Hard to believe it, but in a few days, April will be half over. As we noted at the start of the month, April has historically been one of the best performing months for the S&P 500 Index. In fact, over the past 20 years, it has been the strongest month of the year.
Per Ryan Detrick, Senior Market Strategist, “As strong as April has been in the past 20 years, here’s the catch—most of the gains have tended to occur in the second half of the month. In fact, as of April 14, the S&P 500 has been up only 0.2% on average, yet has finished up 2.0% by month end. In other words, the slow start to April in 2017 is perfectly normal, and history would suggest a bounce over the second half of the month is potentially still in play.”
Big picture, the S&P 500 continues to cling to support from its upward sloping 50-day moving average, barely closing above this trendline yesterday (April 11, 2017) for the 105th consecutive trading session—the longest streak in six years. The CBOE Volatility Index (VIX), meanwhile, closed above the 15 level (versus a median of 14.6 since the start of 2012) for the first time since the day after the U.S. election, suggesting some fear over geopolitical concerns could be creeping into the markets. To wrap it all up, consensus expectations are for earnings to have their best quarter since late 2011, and this could help to justify the big rally since the election. However, it’s likely to be anything but a smooth ride as volatility potentially heats up.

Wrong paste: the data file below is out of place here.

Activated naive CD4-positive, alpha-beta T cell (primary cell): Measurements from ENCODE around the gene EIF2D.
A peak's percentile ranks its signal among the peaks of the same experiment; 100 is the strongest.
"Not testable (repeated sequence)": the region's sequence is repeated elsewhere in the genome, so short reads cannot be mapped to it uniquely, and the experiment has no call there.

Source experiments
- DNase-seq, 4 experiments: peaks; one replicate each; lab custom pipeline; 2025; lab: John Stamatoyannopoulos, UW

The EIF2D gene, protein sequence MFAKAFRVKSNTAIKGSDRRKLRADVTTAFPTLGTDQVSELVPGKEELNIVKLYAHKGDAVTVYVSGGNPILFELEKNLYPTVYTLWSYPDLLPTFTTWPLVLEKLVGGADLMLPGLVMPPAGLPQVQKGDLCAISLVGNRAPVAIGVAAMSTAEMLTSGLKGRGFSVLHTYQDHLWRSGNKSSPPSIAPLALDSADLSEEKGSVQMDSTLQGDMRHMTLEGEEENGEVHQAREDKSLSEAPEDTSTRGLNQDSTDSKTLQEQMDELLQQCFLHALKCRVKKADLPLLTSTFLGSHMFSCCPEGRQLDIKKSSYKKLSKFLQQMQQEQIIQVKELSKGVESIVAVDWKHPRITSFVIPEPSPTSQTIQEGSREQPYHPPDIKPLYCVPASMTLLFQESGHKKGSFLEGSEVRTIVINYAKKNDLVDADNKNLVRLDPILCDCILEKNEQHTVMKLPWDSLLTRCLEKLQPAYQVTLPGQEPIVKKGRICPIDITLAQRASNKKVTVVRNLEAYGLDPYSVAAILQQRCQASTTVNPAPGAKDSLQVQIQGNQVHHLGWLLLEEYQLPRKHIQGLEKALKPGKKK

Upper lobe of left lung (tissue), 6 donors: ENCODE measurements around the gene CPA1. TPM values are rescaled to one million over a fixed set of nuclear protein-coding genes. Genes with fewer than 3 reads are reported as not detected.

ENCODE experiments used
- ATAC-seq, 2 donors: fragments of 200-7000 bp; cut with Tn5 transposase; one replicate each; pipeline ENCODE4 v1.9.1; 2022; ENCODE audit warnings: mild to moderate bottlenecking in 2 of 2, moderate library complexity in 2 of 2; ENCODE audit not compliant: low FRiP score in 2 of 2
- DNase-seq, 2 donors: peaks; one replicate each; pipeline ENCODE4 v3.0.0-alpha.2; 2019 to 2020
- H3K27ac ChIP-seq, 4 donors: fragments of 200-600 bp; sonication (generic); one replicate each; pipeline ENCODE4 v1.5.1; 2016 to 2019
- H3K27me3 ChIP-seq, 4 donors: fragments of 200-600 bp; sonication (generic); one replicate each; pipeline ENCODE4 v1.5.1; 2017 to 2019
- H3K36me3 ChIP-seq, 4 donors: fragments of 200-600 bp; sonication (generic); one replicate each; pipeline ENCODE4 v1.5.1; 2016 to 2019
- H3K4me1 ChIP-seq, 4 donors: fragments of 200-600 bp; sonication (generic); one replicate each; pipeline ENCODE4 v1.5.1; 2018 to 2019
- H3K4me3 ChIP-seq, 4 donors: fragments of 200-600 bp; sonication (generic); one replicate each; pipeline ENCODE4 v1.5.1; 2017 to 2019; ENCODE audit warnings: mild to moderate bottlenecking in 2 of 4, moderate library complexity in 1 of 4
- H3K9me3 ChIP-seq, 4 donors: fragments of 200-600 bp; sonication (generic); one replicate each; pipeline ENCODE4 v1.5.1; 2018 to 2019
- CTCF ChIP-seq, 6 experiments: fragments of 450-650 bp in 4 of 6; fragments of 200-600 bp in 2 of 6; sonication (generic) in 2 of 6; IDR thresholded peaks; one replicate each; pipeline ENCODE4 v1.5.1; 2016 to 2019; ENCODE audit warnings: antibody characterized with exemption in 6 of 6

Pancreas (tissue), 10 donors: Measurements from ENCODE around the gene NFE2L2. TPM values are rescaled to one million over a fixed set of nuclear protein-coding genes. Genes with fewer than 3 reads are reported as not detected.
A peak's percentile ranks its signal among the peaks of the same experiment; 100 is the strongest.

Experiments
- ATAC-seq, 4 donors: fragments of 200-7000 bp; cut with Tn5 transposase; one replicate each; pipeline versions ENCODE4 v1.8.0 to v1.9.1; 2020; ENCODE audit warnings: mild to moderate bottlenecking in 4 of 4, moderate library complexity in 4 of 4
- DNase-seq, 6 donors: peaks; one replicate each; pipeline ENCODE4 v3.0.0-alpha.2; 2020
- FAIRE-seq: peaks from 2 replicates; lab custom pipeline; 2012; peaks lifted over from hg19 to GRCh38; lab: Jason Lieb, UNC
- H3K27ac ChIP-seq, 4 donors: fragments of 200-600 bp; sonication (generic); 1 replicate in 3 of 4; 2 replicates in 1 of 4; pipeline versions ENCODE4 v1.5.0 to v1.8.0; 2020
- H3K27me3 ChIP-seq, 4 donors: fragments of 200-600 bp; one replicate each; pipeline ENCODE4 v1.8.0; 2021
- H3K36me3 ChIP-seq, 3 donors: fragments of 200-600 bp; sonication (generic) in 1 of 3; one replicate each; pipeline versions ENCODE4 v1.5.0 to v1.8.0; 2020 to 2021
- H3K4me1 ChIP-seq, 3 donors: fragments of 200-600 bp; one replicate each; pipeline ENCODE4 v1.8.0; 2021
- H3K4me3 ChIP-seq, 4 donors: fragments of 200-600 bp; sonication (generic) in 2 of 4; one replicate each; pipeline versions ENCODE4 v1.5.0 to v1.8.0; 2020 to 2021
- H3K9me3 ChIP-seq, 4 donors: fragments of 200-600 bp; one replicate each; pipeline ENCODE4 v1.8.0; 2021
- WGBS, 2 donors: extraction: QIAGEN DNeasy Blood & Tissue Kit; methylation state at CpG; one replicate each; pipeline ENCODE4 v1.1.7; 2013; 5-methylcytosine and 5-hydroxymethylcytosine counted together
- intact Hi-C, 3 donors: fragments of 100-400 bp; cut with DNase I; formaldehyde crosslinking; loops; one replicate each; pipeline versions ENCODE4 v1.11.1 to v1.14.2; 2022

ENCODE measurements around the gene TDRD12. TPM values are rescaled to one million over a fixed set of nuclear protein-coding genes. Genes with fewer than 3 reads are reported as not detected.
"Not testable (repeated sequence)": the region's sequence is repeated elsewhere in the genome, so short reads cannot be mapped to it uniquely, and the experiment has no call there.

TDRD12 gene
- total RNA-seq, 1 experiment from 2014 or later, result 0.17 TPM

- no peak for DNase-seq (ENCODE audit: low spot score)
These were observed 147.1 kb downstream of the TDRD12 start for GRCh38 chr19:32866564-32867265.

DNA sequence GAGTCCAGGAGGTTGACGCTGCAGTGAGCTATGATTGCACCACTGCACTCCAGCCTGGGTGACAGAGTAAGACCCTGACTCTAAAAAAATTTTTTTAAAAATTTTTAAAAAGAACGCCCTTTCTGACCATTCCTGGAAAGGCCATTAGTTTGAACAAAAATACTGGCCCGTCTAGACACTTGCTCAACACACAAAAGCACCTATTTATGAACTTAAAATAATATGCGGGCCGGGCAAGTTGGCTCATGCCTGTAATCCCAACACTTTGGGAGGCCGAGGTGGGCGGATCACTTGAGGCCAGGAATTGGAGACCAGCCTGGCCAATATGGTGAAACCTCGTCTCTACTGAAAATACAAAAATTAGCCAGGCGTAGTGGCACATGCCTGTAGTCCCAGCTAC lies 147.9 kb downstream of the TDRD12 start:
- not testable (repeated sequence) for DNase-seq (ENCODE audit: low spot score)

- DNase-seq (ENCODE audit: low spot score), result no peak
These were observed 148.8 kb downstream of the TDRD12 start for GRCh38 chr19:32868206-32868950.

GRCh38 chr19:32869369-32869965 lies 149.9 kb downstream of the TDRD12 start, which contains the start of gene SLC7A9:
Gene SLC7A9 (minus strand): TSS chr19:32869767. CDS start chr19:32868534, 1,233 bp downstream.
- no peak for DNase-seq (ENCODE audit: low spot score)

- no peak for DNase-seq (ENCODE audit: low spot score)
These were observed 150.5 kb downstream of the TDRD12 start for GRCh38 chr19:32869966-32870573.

Past performance is no guarantee of future results. All indexes are unmanaged and cannot be invested into directly.
The opinions voiced in this material are for general information only and are not intended to provide or be construed as providing specific investment advice or recommendations for any individual security.
The economic forecasts set forth in the presentation may not develop as predicted.
Investing in stock includes numerous specific risks including: the fluctuation of dividend, loss of principal and potential illiquidity of the investment in a falling market.
Stock investing involves risk including loss of principal.
The Standard & Poor’s 500 Index is a capitalization-weighted index of 500 stocks designed to measure performance of the broad domestic economy through changes in the aggregate market value of 500 stocks representing all major industries.
The VIX is a measure of the volatility implied in the prices of options contracts for the S&P 500. It is a market-based estimate of future volatility. When sentiment reaches one extreme or the other, the market typically reverses course. While this is not necessarily predictive, it does measure the current degree of fear present in the stock market.
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